am a (co-)PI of the following projects: BEF-Loops, GrazeLife, and the beta diversity x soil pathogen experiment. Furthermore, I am also involved in various other projects.


A major question in the field of ecology is how plant species richness is related to grassland biomass production. Ecologists have studied this question from two perspectives, namely the perspective in which biomass production drives variation in plant species richness (Productivity Richness Relationships or PRR), and the perspective where a reverse causality is assumed, and plant richness drives variation in plant productivity (Biodiversity and Ecosystem Functioning or BEF perspective). While PRR and BEF mechanisms may jointly operate and are inherently related, they are typically studied in separation by different researchers representing different schools of thought. However, PRR relationships cannot be fully understood without accounting for BEF relationships, and vice versa, thus limiting our understanding of how both both plant diversity and biomass production are driven in grasslands.

The aim of the DFG-funded BEF-Loops project (part of the Biodiversity Exploratories) is to compare the relative strength of BEF and PRR relationships in driving overall relationships between plant diversity and biomass production in agricultural grasslands. This work is done by PhD student Karl Andraczek, under my supervision. We combine experiments and comparative observations along a land use intensity gradient in Germany. In the experiments, factors related to standing biomass removal (grazing and mowing), biomass production (fertilization) as well as plant diversity are manipulated within the same fields, and the relative strength of the effects of these manipulations is assessed. Within the same fields, data from unmanipulated grasslands will be collected and analysed using structural equation models in order to investigate the direct and indirect relationships between standing biomass, plant productivity and plant species richness, as well as covarying factors (e.g. soil fertility, light interception, grassland management).



In the European Union, two major developments are strongly driving land use change. On the one hand, land use is being intensified in various regions in Europe, while on the other hand, land abandonment is a common phenomenon in many parts of Europe where agriculture is no longer economically attractive. There are concerns that both these processes may be harmful for biodiversity and the provisioning of various ecosystem services.

With Grazelife, we aim to assess which forms of grazing models (e.g. intensive livestock grazing, extensive livestock grazing, pastoralism, uncoordinated land abandonment and rewilding) are best for both biodiversity conservation and the provisioning of several ecosystem services, including wildfire mitigation (see e.g. this paper), soil carbon storage and cultural ecosystem services. In addition, we investigate to which extent these competing forms of land use (and thereby their associated levels of biodiversity and ecosystem services) are supported or hampered by the Common Agricultural Policy, and to which extent this drives how land users are managing their land. This work is done using a combination of literature reviews and stakeholder interviews. PhD student Julia Rouet-Leduc is leading most of this work, under supervision of Guy Pe’er and myself.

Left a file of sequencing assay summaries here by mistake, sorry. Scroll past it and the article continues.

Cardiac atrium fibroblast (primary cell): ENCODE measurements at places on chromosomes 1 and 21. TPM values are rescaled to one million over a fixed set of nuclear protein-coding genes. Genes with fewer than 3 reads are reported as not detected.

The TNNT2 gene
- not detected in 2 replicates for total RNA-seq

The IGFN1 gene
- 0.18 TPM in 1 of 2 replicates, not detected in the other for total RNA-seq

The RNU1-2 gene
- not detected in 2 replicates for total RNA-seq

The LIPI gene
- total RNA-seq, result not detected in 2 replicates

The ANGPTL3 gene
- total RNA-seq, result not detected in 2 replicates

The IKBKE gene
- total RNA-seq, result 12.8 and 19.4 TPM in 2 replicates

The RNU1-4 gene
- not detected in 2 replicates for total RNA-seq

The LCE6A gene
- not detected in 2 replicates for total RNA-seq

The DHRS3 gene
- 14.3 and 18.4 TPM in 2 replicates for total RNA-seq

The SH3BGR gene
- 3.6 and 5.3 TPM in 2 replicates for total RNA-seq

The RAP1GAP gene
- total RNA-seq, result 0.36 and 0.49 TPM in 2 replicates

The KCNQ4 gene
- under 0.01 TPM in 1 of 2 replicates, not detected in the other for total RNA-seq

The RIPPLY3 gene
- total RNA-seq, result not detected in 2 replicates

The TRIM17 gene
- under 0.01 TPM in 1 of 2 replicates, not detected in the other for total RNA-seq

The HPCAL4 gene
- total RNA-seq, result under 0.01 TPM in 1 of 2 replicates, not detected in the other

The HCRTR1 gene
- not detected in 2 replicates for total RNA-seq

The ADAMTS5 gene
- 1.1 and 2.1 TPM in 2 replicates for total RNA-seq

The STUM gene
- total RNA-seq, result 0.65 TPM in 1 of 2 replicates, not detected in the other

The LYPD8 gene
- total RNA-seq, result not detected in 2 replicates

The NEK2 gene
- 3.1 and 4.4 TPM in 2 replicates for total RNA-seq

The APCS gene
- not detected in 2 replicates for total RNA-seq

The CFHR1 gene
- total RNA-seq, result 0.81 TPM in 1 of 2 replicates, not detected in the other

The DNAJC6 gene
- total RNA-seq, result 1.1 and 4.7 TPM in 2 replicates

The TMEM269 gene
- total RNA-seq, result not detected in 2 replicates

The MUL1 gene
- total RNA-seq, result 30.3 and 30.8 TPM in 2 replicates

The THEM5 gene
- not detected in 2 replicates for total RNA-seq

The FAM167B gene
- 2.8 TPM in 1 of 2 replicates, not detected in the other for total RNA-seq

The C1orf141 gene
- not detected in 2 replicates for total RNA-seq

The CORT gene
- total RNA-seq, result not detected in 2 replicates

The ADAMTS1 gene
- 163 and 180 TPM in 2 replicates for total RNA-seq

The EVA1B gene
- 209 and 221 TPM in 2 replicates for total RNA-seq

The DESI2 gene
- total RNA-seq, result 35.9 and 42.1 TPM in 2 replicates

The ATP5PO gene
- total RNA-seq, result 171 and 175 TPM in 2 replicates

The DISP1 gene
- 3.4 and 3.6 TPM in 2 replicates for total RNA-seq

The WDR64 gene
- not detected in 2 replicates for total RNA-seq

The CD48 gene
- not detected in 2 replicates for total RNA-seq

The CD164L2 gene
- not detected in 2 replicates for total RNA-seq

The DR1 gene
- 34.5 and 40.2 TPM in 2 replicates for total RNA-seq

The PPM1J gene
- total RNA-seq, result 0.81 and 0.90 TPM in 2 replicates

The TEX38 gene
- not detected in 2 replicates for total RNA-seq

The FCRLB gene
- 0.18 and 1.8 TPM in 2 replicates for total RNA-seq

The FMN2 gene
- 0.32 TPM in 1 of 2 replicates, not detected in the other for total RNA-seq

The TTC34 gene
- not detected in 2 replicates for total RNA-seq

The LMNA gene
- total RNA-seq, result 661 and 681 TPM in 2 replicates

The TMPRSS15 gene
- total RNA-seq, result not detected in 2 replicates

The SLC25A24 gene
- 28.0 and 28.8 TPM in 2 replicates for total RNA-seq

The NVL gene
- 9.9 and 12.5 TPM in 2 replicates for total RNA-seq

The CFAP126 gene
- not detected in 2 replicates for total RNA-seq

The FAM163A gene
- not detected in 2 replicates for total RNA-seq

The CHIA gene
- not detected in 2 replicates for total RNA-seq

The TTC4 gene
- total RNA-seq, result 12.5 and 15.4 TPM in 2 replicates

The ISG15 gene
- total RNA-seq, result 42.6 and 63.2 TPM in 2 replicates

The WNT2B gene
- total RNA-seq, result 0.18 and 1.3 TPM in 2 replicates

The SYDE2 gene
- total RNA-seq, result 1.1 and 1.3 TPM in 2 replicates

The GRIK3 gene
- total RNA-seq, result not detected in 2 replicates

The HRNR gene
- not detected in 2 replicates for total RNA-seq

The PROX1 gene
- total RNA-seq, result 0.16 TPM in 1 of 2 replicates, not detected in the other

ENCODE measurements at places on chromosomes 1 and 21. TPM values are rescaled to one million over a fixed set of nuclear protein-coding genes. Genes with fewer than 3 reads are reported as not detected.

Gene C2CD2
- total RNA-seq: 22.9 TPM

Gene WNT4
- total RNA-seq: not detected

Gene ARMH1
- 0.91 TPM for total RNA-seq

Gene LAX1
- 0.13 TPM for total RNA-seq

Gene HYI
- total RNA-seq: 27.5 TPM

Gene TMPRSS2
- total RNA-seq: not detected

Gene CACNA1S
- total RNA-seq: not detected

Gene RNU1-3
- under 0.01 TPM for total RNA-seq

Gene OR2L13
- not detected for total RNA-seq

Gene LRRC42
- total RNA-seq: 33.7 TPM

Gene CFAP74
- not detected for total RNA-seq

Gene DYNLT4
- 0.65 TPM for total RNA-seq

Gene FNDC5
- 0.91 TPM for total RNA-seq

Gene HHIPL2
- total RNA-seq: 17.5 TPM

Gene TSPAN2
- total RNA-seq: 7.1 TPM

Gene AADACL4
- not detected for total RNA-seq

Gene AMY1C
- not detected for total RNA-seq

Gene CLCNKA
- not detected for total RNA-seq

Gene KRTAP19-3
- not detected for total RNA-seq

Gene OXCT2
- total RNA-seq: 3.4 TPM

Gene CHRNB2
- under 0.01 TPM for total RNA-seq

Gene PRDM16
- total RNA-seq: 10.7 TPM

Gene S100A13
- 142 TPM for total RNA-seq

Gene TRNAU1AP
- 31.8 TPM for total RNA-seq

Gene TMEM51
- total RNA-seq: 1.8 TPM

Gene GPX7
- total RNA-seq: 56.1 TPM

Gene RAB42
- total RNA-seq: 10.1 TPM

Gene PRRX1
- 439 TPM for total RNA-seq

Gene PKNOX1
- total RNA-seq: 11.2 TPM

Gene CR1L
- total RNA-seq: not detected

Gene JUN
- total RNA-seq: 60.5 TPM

Beta diversity Experiment

Based on biodiversity experiments, it is well established that random species loss can impair the ability of ecosystems to provide various ecosystem functions, including biomass production. What is less well understood, is whether these relationships also hold at larger scales, and how they depend on factors such as heterogeneity and dispersal. With the beta diversity x soil pathogen experiment, which was set up together with Liesje Mommer, Jasper van Ruijven, Eline Ampt and Jose Maciá Vicente, we aim to bridge the gap between small scale biodiversity experiments and larger scale biodiversity loss, by investigating how beta diversity, i.e. the spatial turnover in the composition of plant communities, drives biomass production and other ecosystem functions. In particular, we look at the role that soil pathogens have in underlying effects of plant beta-diversity and ecosystem functioning.

We set up the beta diversity experiment in spring 2021, and we manipulated both beta diversity and the presence or absence (through inoculation) of a key soil pathogen (Rhizoctonia solani). A main expectation is that beta diversity can promote biomass production, because it allows disease-prone plant species to disperse to patches without pathogens, whereas more resistant species can disperse to, and become dominant in, patches with pathogens.

rhizoctonia beta foro

Photo of the beta diversity x pathogen experiment. 2 factors (Rhizoctonia presence, β-diversity) are manipulated. β-diversity (dissimilarity in species composition among subplots) is 0 (no turnover) or 1 (complete turnover). Half of the sub-plots are inoculated with Rhizoctonia solani, and the other half is not.


I am also collaborating with the following projects

- sRoot
- Jena biodiversity experiment
- beta4 (DFG platform on beta diversity and ecosystem multifunctionality in forests, as external advisor)


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